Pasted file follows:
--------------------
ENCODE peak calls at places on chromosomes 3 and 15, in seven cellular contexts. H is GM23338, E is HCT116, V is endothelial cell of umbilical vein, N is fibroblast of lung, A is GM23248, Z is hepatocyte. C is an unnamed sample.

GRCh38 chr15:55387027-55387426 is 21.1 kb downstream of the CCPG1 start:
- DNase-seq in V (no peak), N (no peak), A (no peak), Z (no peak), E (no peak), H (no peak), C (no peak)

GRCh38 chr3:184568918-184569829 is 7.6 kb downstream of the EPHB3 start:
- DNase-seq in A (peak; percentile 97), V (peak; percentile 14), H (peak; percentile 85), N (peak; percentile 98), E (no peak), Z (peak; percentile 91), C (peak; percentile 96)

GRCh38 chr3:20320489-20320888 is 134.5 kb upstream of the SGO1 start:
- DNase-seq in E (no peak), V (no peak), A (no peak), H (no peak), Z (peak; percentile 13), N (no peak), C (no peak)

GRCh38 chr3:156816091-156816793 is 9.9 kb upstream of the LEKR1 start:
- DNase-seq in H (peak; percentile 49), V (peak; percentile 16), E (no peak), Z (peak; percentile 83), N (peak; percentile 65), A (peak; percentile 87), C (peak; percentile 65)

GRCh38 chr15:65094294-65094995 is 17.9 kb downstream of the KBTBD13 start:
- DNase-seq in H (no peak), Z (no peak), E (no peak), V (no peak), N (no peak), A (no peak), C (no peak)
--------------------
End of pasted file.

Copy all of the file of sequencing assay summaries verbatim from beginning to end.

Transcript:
ENCODE peak calls at places on chromosomes 3 and 15, in seven cellular contexts. H is GM23338, E is HCT116, V is endothelial cell of umbilical vein, N is fibroblast of lung, A is GM23248, Z is hepatocyte. C is an unnamed sample.

GRCh38 chr15:55387027-55387426 is 21.1 kb downstream of the CCPG1 start:
- DNase-seq in V (no peak), N (no peak), A (no peak), Z (no peak), E (no peak), H (no peak), C (no peak)

GRCh38 chr3:184568918-184569829 is 7.6 kb downstream of the EPHB3 start:
- DNase-seq in A (peak; percentile 97), V (peak; percentile 14), H (peak; percentile 85), N (peak; percentile 98), E (no peak), Z (peak; percentile 91), C (peak; percentile 96)

GRCh38 chr3:20320489-20320888 is 134.5 kb upstream of the SGO1 start:
- DNase-seq in E (no peak), V (no peak), A (no peak), H (no peak), Z (peak; percentile 13), N (no peak), C (no peak)

GRCh38 chr3:156816091-156816793 is 9.9 kb upstream of the LEKR1 start:
- DNase-seq in H (peak; percentile 49), V (peak; percentile 16), E (no peak), Z (peak; percentile 83), N (peak; percentile 65), A (peak; percentile 87), C (peak; percentile 65)

GRCh38 chr15:65094294-65094995 is 17.9 kb downstream of the KBTBD13 start:
- DNase-seq in H (no peak), Z (no peak), E (no peak), V (no peak), N (no peak), A (no peak), C (no peak)